Although the weather is feeling decidedly chilly for the time of the year, during May the threat of frost will pass and, with spring well under way, David Coton is in no doubt that this is going to be a busy month in the garden.
Although Easter isn't a fixed date each year, it's a sure sign that spring has sprung and that the gardening year has begun. Nathan James Dodd looks at what you can be doing in your garden this weekend.
If you planted bulbs last autumn, in a pot, naturalised in the lawn or filling space in the border, the garden should now be filling up with colour as yellow and orange daffodils trumpet the arrival of the new season.
A simple display of cut daffodils will revitalise any home after the dark days of winter but, particularly at Easter, lilies are the flower to traditionally fill the air with their delicious scent. Lilium longiflorum, with its fantastic fragrance and elegant white flowers is the mainstay of Easter floral decorations.
The other flower most notable for its association with Easter is the pussy willow (Salix discolor). As spring arrives its catkins unfurl and turn yellow with pollen attracting insects that are just emerging from hibernation.
Insects are not the only ones to get busy in a garden that's probably feeling neglected and in need of loving care. You can start with a general tidy up, the wind has probably blown over pots and containers, bits of which have also been damaged by the frost. Once put right or replaced, top dress with fresh compost.
Complete the spring clean by sprucing up the patio and garden furniture with elbow grease or a pressure washer, check over the garden for any winter damage and make sure your tools are sharp for the work ahead.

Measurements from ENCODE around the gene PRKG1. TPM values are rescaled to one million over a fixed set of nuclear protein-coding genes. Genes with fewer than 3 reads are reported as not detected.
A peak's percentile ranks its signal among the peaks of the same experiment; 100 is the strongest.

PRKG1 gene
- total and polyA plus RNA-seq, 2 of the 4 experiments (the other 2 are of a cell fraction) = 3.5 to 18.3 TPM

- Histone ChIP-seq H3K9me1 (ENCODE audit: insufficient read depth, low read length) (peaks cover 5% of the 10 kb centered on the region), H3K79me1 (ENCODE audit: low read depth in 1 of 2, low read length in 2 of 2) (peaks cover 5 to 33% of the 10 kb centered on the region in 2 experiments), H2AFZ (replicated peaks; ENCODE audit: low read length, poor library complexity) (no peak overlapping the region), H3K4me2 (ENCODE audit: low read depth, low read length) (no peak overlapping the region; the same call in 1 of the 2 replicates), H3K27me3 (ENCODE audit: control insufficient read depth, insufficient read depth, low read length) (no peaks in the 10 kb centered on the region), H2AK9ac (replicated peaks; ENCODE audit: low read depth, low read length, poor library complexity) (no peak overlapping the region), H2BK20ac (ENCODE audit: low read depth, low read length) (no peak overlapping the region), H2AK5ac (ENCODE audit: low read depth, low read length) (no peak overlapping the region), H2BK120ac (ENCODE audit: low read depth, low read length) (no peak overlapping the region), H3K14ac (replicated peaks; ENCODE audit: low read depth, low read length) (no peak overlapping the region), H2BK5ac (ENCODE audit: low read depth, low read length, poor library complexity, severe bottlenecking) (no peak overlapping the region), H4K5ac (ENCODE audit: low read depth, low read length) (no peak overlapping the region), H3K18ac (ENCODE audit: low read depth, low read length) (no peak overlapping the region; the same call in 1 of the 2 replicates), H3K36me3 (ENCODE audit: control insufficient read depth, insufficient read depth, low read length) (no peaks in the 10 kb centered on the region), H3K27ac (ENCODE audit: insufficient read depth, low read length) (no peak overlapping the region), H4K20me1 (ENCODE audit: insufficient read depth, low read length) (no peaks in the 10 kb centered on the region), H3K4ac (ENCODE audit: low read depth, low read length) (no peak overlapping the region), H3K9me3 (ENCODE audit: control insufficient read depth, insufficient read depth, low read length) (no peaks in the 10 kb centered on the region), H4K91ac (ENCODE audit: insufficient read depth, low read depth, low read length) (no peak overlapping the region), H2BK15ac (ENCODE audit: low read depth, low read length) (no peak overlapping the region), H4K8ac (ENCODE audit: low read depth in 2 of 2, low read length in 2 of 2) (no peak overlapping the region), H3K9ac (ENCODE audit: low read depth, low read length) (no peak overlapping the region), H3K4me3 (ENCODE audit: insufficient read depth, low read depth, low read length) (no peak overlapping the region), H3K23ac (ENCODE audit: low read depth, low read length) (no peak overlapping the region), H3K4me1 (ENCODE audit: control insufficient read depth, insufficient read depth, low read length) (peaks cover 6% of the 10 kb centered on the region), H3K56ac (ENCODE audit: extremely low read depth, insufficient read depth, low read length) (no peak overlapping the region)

If the weather is actually good enough to venture further into the garden, you'll probably find a rather sad-looking lawn. On a dry day it'll be time for the first cut of the year, setting the blades high and making sure the cuttings are collected to avoid clogging up the surface.
Look after your lawn in spring and it will pay dividends later on in the season. After a long Wwinter it will be crying out for a good feed. The resultant healthy growth will make the grass more resilient for the coming year, thickening it and discouraging many potential problems. Click Here to view Lawn Care products.
Weeding doesn't fill many people with the joys of spring, but act now before they get a strong foothold and you'll be so glad later in the season. Don't forget dandelions and other perennial weeds will come back if they are just hoed, so try and lift all the root out or use a weedkiller. Click Here to view Weed Control products.
Early in the year is a great time to tidy up the borders and rearrange any perennials that are just emerging from winter dormancy. Dividing any large clumps will give you extra plants and revitalize the existing ones. Apply a good fertiliser and water well. Click Here to view Fertiliser products.
Now is the time to cut dogwood hard almost to the ground to encourage new growth and ensure brilliant colour. Also prune bush roses removing dead, weak and crossing stems to leave a niceopen plant to allow strong summer growth.
Bareroot plants also love to be planted at Easter including hedging, fruit trees and roses. Makes ure they never dry out and are kept in water until planted. Dahlia tubers and begonias that have successfully overwintered may now placed in moist compost with the crown exposed in a greenhouse or cold frame. Sweet peas can be sown three to a 3in pot, watered well and placed in a greenhouse for lovely scented flowers in June and July.
Easter is definitely the time to shake off the winter blues personally and in the garden, getting inthe mood for the year that lies ahead.
Although the days are short and the view from our Garden Centre is dull and overcast, David Coton suggests various jobs that can be done in the garden during the month of January.
The Halls range of highly popular greenhouses has featured on GardenSite for many years, and for the 2019 season the UK's leading greenhouse manufacturer will have a new corporate image and a revolutionary new product – the Qube.
Robert Hall reviews the new Halls Qube Greenhouse, stating that; this is a major evolutionary step in greenhouse design. Read his full review of the new range here.
GardenSite were once again pleased to support the Boldmere Community Festival which took place on 18 November, with the Christmas Lights switched on by Alan Gardner, well known for his appearances as TV's Autistic Gardener.